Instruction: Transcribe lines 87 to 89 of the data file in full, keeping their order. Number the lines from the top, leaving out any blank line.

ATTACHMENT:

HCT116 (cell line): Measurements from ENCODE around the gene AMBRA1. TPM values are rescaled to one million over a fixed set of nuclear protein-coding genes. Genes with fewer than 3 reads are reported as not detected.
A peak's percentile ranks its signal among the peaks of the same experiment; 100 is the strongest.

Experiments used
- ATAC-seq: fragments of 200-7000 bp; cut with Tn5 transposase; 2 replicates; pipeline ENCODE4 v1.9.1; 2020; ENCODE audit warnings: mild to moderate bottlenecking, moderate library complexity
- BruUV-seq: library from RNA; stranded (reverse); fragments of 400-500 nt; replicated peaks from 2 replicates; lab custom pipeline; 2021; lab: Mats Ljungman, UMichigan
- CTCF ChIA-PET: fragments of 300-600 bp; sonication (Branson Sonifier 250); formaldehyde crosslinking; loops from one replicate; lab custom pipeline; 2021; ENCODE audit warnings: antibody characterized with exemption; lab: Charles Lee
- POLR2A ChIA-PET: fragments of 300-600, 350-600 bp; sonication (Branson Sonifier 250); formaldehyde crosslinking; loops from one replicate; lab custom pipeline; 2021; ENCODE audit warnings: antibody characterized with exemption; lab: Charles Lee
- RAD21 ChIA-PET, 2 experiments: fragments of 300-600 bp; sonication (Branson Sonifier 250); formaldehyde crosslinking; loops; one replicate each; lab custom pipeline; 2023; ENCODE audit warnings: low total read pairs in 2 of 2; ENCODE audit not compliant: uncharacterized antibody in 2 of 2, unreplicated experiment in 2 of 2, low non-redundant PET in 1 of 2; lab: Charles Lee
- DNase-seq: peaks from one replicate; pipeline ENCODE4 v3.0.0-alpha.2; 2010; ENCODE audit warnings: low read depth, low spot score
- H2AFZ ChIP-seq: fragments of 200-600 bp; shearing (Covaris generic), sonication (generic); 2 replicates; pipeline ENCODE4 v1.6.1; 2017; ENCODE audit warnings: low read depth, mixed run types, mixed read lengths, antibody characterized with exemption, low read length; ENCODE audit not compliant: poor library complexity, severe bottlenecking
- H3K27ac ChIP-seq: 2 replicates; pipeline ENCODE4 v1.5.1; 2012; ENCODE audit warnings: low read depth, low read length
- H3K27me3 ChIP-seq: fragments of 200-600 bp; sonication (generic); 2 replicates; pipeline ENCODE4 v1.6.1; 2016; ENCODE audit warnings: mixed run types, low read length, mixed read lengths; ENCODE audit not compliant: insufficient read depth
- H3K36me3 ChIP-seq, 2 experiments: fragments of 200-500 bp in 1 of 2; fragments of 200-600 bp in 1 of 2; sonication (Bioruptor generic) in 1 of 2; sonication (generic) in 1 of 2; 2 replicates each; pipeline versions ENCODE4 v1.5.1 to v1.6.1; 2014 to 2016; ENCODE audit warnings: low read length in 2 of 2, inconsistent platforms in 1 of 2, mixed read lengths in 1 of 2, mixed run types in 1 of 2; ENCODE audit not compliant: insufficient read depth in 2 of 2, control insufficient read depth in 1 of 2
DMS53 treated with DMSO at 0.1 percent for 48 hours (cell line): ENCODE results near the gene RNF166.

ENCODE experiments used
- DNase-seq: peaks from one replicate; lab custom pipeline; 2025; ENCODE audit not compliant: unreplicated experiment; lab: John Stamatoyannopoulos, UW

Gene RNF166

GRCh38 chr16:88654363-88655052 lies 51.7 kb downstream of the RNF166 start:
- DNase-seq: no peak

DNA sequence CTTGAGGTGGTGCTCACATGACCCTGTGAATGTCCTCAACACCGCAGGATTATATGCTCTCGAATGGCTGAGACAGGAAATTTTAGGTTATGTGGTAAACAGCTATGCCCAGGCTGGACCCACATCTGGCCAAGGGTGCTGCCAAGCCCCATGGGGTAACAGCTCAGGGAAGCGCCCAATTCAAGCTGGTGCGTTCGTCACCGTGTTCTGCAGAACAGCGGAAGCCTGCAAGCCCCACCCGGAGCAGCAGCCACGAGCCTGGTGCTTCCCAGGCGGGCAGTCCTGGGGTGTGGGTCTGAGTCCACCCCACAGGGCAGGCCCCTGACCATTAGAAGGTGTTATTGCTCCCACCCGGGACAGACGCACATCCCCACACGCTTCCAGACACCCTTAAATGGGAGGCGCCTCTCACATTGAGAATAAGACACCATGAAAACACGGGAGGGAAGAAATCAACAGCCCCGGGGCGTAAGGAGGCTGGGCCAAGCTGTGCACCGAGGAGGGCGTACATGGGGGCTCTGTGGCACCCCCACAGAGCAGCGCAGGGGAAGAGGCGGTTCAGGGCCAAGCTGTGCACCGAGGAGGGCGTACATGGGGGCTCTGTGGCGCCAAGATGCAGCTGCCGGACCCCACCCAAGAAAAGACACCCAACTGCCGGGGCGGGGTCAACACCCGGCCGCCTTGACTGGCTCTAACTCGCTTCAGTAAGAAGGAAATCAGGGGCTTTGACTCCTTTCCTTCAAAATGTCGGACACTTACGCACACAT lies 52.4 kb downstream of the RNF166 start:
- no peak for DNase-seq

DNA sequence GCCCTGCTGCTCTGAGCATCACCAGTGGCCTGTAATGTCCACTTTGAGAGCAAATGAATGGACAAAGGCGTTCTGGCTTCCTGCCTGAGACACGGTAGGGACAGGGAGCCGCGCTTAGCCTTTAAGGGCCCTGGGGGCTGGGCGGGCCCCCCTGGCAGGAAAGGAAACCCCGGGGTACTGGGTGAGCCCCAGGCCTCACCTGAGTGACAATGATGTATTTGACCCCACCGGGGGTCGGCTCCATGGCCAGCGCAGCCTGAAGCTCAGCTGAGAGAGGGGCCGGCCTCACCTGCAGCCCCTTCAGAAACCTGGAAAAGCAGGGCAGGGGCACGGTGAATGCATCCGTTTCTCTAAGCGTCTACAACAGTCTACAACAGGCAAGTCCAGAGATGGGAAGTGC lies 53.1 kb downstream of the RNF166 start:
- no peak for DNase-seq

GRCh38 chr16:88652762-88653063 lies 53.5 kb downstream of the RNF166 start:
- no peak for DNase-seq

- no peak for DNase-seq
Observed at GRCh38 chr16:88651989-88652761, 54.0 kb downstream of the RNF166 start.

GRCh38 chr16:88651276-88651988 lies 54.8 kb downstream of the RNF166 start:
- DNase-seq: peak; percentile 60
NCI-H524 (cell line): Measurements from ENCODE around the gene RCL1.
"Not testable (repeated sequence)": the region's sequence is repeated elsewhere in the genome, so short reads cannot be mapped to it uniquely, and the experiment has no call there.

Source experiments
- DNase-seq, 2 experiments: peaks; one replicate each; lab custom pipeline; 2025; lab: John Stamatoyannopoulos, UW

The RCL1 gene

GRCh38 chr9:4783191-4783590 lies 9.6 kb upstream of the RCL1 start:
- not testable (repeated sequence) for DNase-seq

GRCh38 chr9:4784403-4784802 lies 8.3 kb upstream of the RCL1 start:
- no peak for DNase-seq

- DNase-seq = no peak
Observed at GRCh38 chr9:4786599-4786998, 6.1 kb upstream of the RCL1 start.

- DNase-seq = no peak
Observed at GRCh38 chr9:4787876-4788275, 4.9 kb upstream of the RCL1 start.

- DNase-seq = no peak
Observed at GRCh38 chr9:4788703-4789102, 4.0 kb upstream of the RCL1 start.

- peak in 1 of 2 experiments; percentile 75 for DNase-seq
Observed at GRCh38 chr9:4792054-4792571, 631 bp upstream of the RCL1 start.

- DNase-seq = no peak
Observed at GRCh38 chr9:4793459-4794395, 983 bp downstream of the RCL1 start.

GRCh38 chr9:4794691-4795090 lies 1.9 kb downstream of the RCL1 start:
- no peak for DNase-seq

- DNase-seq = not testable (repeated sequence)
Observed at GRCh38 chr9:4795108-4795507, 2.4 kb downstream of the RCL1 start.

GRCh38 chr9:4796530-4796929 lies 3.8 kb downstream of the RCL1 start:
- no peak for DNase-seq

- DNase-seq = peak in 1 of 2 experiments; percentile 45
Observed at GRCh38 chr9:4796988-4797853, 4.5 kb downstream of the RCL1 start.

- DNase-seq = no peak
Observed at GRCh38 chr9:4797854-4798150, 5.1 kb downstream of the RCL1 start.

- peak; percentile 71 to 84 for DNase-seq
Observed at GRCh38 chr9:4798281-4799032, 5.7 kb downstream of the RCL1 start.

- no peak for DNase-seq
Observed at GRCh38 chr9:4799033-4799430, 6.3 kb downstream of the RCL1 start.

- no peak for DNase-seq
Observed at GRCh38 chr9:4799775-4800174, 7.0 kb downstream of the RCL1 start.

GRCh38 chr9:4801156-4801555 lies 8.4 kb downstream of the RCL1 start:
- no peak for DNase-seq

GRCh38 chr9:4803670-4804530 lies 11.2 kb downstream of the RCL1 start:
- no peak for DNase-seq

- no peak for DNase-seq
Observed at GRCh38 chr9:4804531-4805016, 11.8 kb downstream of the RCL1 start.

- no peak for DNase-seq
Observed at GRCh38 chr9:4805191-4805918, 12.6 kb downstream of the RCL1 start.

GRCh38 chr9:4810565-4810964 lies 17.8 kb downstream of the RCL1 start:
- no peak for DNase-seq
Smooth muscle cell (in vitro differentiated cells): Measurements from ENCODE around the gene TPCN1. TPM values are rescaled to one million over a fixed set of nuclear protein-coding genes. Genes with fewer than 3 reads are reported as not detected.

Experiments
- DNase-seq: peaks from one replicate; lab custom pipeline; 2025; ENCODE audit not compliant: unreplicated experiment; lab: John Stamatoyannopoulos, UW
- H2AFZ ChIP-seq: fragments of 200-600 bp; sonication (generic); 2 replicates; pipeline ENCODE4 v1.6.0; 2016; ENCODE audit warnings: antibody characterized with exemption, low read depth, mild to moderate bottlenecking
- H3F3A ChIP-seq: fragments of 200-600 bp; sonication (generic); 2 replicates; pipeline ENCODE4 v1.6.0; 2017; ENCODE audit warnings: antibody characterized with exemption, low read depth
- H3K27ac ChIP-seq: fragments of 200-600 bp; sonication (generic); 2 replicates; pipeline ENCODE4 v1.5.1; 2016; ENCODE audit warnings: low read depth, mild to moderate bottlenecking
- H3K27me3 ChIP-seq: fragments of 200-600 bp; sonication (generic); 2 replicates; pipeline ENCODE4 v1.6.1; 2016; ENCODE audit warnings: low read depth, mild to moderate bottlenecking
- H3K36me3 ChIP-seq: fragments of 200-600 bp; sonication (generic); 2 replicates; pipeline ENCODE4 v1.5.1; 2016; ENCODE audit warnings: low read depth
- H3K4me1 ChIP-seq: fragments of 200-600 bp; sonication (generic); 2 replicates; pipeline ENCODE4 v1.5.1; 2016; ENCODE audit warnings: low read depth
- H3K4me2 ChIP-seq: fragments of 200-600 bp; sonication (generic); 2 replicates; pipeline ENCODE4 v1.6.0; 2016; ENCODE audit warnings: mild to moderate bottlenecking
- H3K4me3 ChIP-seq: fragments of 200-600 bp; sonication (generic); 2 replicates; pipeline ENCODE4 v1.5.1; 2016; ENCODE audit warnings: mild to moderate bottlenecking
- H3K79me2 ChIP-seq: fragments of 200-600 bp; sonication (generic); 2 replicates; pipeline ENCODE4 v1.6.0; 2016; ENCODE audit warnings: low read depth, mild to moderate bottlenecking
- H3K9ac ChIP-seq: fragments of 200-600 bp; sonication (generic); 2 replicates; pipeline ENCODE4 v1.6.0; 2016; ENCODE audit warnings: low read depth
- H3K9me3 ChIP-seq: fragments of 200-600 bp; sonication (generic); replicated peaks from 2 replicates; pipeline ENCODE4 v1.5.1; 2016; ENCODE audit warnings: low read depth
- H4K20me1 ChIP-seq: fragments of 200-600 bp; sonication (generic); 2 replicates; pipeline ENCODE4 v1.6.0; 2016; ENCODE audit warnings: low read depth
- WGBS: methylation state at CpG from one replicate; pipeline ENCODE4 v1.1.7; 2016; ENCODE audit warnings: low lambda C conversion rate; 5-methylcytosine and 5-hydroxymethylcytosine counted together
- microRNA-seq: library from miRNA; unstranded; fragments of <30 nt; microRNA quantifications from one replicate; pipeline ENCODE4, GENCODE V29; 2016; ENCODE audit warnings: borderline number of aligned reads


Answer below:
- H3K9ac ChIP-seq: fragments of 200-600 bp; sonication (generic); 2 replicates; pipeline ENCODE4 v1.6.0; 2016; ENCODE audit warnings: low read depth
- H3K9me3 ChIP-seq: fragments of 200-600 bp; sonication (generic); replicated peaks from 2 replicates; pipeline ENCODE4 v1.5.1; 2016; ENCODE audit warnings: low read depth
- H4K20me1 ChIP-seq: fragments of 200-600 bp; sonication (generic); 2 replicates; pipeline ENCODE4 v1.6.0; 2016; ENCODE audit warnings: low read depth